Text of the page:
Monday, September 5, 2022

Q&A with Aimee Parkison




Aimee Parkison is the author of the new story collection Suburban Death Project. Her other books include Refrigerated Music for a Gleaming Woman. She is a professor at Oklahoma State University.


Q: Over how long a period did you write the stories in Suburban Death Project?


A: The stories were written at different times over different years, but they came together in their subject matter and theme: bodily transformation and stories of suburbia.


For my process, putting a short story collection together is much like curating. I write stories to stand alone, and eventually I put them together to make a collection for a book.


The earliest story in the collection is the first, which took several years to write and revise. The later stories in the book are newer, from the last year or so.


Q: Can you say more about how you decided on the order in which the stories would appear in the collection?


A: I like to lay the stories out to see what patterns and themes emerge, to test how they provide context or even contrast to each other. I also tend to take advice from my editor if there is any question of ordering or reordering after the book has been placed under contract. So, the ordering was collaborative in this collection.


Q: How was the book's title chosen, and what does it signify for you?


A: Titles are often difficult for me. This book was originally titled something very different. When it was first placed under contract, it was called The Ambassador Owl, which is also the title of one of the stories.


Even though my editor loved that title, we had some conversations about whether or not it really fit the overall theme of the collection and decided that Suburban Death Project was more closely aligned with the book’s subject matter and theme.


Most of the stories are set in the “in-between” of suburbia (not small down or big city) average US neighborhoods, where people are engaged in secret lives, hidden safely behind privacy fences concealing family dramas, dangerous relationships, and frightening loves.

Since there is an Urban Death Project (The Urban Death Project: Bringing Death Back Into the Urban Realm - Metropolis (, I thought there should be a Suburban Death Project.


All death projects, ultimately, are about transformation, which is the heart of any story.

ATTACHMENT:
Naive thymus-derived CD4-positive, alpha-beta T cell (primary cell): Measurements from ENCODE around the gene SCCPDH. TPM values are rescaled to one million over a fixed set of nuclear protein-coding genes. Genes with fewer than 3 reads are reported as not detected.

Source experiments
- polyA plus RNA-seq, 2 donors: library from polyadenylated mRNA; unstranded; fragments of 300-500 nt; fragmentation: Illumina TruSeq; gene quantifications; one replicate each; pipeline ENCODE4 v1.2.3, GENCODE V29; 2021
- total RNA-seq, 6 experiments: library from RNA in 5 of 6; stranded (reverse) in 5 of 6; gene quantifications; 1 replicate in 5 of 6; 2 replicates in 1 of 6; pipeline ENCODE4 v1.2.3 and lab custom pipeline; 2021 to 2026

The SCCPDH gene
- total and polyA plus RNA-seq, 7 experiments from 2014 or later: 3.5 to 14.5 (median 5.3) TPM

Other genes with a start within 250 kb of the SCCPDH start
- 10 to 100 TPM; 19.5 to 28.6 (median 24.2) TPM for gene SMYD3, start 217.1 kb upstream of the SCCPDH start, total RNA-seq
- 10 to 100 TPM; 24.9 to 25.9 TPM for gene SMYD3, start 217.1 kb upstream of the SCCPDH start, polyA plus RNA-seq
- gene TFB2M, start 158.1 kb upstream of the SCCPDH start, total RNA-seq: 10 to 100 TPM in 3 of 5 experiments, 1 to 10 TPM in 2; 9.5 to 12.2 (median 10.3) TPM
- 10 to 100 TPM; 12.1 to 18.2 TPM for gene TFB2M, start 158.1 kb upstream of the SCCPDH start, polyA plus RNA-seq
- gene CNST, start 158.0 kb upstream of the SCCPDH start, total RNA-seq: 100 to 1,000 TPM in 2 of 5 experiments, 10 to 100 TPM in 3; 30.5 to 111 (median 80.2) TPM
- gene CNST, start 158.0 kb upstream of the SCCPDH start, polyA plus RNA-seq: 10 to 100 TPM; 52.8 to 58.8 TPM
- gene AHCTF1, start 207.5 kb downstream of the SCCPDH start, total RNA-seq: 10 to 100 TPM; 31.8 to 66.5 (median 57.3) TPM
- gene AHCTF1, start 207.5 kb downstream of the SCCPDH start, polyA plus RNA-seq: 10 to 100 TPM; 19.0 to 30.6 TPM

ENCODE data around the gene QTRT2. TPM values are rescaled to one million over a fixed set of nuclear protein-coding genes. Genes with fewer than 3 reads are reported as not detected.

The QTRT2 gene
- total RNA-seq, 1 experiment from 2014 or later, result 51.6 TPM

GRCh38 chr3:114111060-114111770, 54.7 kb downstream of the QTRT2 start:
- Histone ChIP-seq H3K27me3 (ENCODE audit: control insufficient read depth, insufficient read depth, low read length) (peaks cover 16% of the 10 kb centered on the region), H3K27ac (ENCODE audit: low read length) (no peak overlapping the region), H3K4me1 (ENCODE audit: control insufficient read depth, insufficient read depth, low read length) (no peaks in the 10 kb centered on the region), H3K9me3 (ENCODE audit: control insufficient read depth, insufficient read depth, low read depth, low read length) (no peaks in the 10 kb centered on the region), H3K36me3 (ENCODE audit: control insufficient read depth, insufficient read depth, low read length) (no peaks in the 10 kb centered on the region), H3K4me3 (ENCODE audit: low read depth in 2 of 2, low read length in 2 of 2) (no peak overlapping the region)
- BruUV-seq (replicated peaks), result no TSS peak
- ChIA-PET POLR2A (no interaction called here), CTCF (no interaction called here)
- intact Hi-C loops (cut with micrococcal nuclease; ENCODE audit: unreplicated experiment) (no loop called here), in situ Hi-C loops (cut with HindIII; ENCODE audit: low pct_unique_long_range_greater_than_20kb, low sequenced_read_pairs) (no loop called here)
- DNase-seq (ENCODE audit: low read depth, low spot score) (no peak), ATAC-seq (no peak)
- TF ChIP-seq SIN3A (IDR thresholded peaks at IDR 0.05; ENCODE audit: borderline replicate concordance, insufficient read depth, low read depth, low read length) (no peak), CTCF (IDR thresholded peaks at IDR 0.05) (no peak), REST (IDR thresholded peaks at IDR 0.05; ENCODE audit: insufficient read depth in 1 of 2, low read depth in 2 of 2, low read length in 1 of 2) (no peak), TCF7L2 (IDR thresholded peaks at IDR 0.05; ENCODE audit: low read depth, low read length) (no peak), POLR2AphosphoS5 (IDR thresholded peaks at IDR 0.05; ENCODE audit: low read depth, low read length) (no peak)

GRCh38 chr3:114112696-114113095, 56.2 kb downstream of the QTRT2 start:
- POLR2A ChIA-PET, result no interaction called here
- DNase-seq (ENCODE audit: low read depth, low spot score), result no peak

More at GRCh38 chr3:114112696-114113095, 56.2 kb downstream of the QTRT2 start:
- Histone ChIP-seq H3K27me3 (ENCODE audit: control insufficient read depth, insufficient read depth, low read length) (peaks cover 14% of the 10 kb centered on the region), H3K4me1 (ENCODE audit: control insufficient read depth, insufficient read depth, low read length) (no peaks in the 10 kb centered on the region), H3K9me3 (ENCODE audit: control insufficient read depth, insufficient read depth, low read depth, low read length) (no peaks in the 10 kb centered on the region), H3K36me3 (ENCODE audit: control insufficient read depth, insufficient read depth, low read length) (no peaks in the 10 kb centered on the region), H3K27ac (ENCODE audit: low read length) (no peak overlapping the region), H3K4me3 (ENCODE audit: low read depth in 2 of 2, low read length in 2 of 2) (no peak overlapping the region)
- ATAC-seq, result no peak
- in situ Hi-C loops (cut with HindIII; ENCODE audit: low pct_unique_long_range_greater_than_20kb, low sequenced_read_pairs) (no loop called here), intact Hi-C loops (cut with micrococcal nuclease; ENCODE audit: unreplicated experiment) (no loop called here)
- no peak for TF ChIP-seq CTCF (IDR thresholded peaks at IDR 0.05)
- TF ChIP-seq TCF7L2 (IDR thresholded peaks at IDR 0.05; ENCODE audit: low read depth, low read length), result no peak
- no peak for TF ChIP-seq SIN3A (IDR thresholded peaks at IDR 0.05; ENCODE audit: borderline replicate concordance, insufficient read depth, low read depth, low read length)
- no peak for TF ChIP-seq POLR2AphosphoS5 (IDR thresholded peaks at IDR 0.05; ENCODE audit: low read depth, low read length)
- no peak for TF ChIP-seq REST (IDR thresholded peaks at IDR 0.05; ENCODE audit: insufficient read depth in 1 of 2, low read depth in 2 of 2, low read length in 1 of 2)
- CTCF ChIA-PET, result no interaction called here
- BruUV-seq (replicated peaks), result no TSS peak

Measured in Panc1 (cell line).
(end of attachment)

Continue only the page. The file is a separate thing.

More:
Q: The author Sarah Blackman said of the book, “In Parkison's superb new collection, women escape their childhoods by succumbing to their magic, or mourn their husbands by tasting the fruit that grows from their bodies, or claim their destiny by abandoning it to the world.” What do you think of that description?


A: That description is wonderful, and Sarah Blackman is an insightful, sensitive, intelligent reader, writer, and critic.


Her description alludes to the idea that the stories in the book range from slipstream to realism to surrealism, from gothic to satire, from feminist to fractured fantasy, and are inhabited by an amputee who fishes for owls, a woman who can’t stop laughing after her husband’s suicide, and the legend of a runaway girl who lives in a lighthouse and haunts the tunnels of a seaside cave.


There are also insect actors, the DNA of extinct animals preserved in tattoos, a dildo in lapis lazuli, and women who begin to view the horrors of suburban life with a passionate wonder burning so brightly it outshines age, death, and family secrets.


In average American households, families haunt each other while still alive as they recompose into dragonflies, peach trees, squirrels, ducks, owls, shadows, tunnels, and zoos of endangered species. 


Q: What are you working on now?


A: I’m working on a new collection of short fiction called Lethal Conversations, under contract with Unbound Edition for 2024 and supported by a Humanities, Arts, and Design (HAD) Grant from Oklahoma State University, where I teach in the BA, MFA, and PhD Creative Writing Program.


Lethal Conversations is a collection of nonlinear fictions about violence against women. Women’s trauma weaves through difficult but necessary conversations about what remains unspoken after violence.


Giving voice to the voiceless, this collection examines what can’t be said, what is dangerous to say, what is necessary to say, while asking why some people remain silent and what silence means in the face of survival.


Lethal Conversations is an artistic experiment in writing about violence. My artistic theory is that avoiding actual representations of violence will make the realities of violence against women more disturbing to the reader by showing the victims’ perspective in the aftermath of attack.


Where not telling a story is telling a story, where not saying is saying, Lethal Conversations is about what isn’t said and what people say by not saying. Ultimately, this book of fiction is about how stories can teach us how to survive by decoding silence and breaking through the unspoken by giving voice to the voiceless.


--Interview with Deborah Kalb

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